# Use of StatsModels?

I’m interested in making some of my modeling functions accept dataframes and fomulae as inputs, using the StatsModels package. Is the following the proper way to achieve this?

My plan would be to do something like

``````using CSV, StatsModels, DataFrames
nerlove[:lnC] = log.(nerlove[:cost])
nerlove[:lnQ] = log.(nerlove[:output])
nerlove[:lnPL] = log.(nerlove[:labor])
nerlove[:lnPF] = log.(nerlove[:fuel])
nerlove[:lnPK] = log.(nerlove[:capital])
f = @formula(lnC ~ 1 + lnQ + lnPL + lnPF + lnPK)
``````

At this point, I have a formula and a dataframe. Then, I would call a fitting function, e.g., a linear regression function that accepts a formula and a dataframe, like this:

``````ols(f,nerlove)
``````

Inside ols(), I would get the dependent variables and regressor matrix doing something like

``````m = ModelFrame(f, nerlove)
mm = ModelMatrix(m)
y = Float64.(nerlove[f.lhs])
x = mm.m
b = x\y
etc.
``````

I have tried this, and it works. My doubts are whether or not the last block is the best way to create ordinary arrays for computing regression coefficients, etc. I also don’t know how to deal with the possibility that the dataframe has missings in it, which is why I do the type conversion, assuming that there aren’t any. Pointers to examples would be very welcome.

Is there a reason why you don’t want to use `GLM.jl`? If you have some custom estimators in mind, then you might want to explore your own regression output type, but `GLM` is very flexible, and its easy to write a closure to store the outputs you want.

Yes, the idea is to use it with more general estimators, OLS is just an example. I eventually would also like to use the table formatting, and other features in GLM, and related packages, instead of my home-cooked stuff.

1 Like

For users, packages like GLM can be great, but for researchers and teachers there can be good reasons to avoid monolithic packages that end up working against you for your specific intents and purposes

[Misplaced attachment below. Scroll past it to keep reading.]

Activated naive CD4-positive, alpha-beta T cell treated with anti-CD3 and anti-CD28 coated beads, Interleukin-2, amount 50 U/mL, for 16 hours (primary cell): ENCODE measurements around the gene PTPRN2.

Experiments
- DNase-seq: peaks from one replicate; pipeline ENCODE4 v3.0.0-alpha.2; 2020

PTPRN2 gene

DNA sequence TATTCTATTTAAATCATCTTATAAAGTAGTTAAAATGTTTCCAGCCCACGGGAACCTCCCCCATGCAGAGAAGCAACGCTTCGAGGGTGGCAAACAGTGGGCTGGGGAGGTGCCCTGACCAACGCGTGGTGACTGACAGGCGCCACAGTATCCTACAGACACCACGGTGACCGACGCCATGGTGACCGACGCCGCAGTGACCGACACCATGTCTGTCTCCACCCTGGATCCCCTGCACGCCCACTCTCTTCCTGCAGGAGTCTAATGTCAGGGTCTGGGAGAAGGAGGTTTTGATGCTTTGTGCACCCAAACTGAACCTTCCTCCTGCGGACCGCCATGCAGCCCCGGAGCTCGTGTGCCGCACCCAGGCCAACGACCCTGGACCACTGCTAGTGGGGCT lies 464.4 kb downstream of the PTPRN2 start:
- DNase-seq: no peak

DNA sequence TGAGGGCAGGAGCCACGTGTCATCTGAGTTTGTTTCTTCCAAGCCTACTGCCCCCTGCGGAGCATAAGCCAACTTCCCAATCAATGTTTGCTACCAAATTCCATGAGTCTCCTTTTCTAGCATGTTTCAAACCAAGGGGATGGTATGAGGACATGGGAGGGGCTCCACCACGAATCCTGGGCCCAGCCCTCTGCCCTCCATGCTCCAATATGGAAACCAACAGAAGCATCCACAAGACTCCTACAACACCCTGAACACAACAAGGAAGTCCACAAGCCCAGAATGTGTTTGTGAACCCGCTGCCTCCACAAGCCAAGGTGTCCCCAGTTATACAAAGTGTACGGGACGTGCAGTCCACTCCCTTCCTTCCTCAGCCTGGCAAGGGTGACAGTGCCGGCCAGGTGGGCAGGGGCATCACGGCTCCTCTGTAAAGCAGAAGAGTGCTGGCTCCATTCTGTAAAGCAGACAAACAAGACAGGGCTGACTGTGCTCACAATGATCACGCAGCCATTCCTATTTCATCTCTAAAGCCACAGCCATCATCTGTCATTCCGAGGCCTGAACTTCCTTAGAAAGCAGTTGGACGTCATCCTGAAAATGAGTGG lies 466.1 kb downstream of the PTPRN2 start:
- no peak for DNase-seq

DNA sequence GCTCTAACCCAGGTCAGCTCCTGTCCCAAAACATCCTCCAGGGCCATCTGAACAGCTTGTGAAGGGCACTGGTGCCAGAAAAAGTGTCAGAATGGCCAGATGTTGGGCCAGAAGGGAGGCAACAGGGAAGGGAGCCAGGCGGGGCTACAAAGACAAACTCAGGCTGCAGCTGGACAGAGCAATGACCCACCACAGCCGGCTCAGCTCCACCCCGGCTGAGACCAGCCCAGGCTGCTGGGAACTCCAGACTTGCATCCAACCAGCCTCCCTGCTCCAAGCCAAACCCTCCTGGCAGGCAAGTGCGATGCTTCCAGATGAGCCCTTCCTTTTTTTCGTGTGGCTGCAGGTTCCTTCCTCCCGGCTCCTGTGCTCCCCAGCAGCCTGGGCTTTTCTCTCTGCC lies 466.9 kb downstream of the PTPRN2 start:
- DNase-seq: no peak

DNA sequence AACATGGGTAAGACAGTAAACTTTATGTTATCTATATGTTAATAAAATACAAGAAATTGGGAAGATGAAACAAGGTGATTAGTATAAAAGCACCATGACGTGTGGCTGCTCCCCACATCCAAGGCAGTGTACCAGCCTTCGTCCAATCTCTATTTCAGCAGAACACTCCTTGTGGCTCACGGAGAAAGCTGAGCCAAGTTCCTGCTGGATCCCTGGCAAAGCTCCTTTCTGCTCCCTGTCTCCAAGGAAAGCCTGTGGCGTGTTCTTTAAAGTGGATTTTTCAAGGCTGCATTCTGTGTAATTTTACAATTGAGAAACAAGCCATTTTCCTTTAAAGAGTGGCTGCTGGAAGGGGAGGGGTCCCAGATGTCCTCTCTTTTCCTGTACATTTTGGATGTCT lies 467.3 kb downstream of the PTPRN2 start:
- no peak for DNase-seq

1 Like

If you want to go all the way for full inter-operability with the rest of the ecosystem, then you can create your own model object `<: StatisticalModel` that implements the methods described here.

IIRC observations with missing values are dropped automatically. Maybe @dave.f.kleinschmidt can confirm. You can find examples in GLM, Econometrics, Microeconometrics and FixedEffectsModels.

BTW, soon it should be possible to put the `log` calls directly in the formula (thanks to this PR).

2 Likes

Thanks to all for the suggestions. I now have the basic stuff working, and I think I see where to look to find examples.

2 Likes

Yup, any row with a missing in a column involved in the formula are dropped. That happens (currently) in the `ModelFrame` constructor.

Note that you can get “automatic” support for formula/dataframe argument by specifying `RegressionModel` or `StatisticalModel` as the supertype of your model types. Then this `fit` method will apply automatically. That’s the approach that GLM takes. However, the downside is that what is returned is actually a `DataFrameRegressionModel` wrapper, not an instance of whatever you asked to be fit in the first place. For that reason, there’s discussion about removing this automatic fallback in this issue, which AFAIK everyone is in favor of but still not clear on how best to handle fitting models with formulae (or other kinds of data transformations).